Book Review of Burning Up: Blood and Roses / Whisper of Sin / Shifting Sea / Here There Be Monsters

Burning Up: Blood and Roses / Whisper of Sin / Shifting Sea / Here There Be Monsters
reviewed on + 108 more book reviews
Helpful Score: 8

Meljean Brooks "Here There Be Monsters" made the purchase of the whole anthology worthwhile. What an amazing new world, extremely well thought out, intricate, creative, and full of great characters. This was the best short story Ive read in a very long time. As it was the reason I even wanted to buy this anthology in the first place, Im extremely happy that I did. I am not one who usually likes short romance stories because I dont feel most authors can create a believable romance in the span of 65 or so pages. But this managed to be both epic and an intimate portrayal of love, which is not an easy thing to do. Meljean Brook has truly grown as an author (especially considering how much I disliked her first short story, "Falling For Anthony") and I cant wait to revisit this world in The Iron Duke this October.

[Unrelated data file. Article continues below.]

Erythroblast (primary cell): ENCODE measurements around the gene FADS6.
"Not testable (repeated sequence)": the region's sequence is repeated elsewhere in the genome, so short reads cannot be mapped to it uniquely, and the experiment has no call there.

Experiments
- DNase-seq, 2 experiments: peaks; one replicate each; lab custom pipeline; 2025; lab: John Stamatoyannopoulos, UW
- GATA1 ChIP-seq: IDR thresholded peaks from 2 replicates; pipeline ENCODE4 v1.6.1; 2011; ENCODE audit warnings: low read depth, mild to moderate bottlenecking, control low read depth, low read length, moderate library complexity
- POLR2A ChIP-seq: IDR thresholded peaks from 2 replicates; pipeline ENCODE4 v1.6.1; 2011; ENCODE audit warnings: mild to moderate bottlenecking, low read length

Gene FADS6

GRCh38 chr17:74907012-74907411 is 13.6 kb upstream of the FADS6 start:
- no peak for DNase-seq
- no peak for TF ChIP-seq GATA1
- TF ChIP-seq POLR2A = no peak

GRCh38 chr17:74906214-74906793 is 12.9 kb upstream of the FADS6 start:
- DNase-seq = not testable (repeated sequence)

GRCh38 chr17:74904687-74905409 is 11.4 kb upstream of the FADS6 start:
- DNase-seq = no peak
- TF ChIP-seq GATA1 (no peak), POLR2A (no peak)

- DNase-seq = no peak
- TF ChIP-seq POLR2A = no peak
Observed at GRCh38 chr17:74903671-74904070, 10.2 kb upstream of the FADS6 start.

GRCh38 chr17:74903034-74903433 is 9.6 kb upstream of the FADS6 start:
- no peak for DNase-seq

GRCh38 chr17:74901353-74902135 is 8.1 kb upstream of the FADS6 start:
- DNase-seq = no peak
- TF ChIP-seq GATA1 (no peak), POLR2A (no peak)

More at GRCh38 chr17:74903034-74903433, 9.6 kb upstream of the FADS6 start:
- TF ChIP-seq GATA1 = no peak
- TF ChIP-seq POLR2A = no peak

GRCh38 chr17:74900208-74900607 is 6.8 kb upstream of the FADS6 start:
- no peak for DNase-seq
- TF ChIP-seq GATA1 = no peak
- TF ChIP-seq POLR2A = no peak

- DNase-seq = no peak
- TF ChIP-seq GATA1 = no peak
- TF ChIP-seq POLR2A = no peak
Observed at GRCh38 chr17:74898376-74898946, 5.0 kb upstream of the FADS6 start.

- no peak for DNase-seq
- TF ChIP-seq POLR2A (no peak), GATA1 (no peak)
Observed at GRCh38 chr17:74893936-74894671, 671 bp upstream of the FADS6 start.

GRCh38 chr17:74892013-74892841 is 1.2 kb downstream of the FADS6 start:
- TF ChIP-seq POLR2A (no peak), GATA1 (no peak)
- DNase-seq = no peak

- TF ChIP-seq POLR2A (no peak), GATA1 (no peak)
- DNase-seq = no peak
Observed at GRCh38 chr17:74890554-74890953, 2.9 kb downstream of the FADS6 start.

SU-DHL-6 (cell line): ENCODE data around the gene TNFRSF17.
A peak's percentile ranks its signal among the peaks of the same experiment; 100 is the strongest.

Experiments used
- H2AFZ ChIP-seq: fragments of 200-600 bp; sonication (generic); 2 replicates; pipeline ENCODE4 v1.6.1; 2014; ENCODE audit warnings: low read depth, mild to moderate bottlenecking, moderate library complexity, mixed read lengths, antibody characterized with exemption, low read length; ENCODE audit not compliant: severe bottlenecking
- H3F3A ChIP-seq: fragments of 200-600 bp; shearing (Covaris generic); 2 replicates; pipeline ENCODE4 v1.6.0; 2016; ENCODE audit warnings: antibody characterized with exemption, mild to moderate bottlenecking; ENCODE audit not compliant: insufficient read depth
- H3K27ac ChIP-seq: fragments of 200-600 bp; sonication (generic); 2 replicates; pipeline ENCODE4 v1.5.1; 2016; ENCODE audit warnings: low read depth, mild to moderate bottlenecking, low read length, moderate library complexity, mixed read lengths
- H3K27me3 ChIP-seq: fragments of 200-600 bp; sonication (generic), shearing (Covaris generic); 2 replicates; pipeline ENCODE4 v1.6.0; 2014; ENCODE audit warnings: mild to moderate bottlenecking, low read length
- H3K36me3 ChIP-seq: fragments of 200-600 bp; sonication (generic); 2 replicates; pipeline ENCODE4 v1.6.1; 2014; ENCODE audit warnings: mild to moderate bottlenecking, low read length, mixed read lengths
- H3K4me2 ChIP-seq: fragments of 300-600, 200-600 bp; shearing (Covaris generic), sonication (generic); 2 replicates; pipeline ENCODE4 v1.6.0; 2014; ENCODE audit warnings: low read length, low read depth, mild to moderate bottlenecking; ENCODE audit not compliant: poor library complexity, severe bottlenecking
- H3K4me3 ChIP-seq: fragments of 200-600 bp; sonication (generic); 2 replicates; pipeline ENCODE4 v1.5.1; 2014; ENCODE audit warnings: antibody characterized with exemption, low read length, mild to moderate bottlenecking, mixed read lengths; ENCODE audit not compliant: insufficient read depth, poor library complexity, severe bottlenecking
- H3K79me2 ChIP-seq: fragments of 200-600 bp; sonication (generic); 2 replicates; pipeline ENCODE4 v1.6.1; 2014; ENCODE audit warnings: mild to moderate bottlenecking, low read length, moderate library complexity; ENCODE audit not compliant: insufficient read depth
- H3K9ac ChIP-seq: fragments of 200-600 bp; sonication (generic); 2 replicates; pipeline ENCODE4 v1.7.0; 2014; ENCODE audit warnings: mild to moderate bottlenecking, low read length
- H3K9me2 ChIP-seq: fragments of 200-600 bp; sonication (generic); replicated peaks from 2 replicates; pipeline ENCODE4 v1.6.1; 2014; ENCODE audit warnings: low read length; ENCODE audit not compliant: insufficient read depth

The rest of the stories in this anthology were not huge offenders of the genre, but not particularly memorable either. I gave the overall anthology 4 stars based on the power of Brooks story alone. The rest of the stories Id individually give 2 or 3 stars.

Angela Knights "Blood and Roses" was the worst story of the bunch. She had what could have been an interesting concept but mucked it up with cardboard characters and dumb villains whose illogical motives never made sense to me. In fact with the amount of sex she managed to get into the plot, I felt the story was mostly sex with a few connecting lines that tried valiantly to make a plot of the whole thing, but ultimately failed.

This was my first introduction to Nalini Singhs Psy/Changeling series in "Whisper of Sin" but I was left underwhelmed. I just finished her Guild Hunter series, which is far more creative and has a better hook. I just couldnt get into this story despite it being well written.

Virginia Kantras "Shifting Sea" evoked some powerful and amazing imagery of the sea and I honestly felt immersed in the scenery. But nothing really happens in the story so the power of her detail and scene-setting is lost in a pretty uneventful plot.

Bottomline: I would recommend the purchase of this book purely on the power of Meljean Brooks contribution which is truly awe-inspiring and no less so for its brevity. I found myself wanting to re-read it right after Id finished it which is the mark of a keeper to me.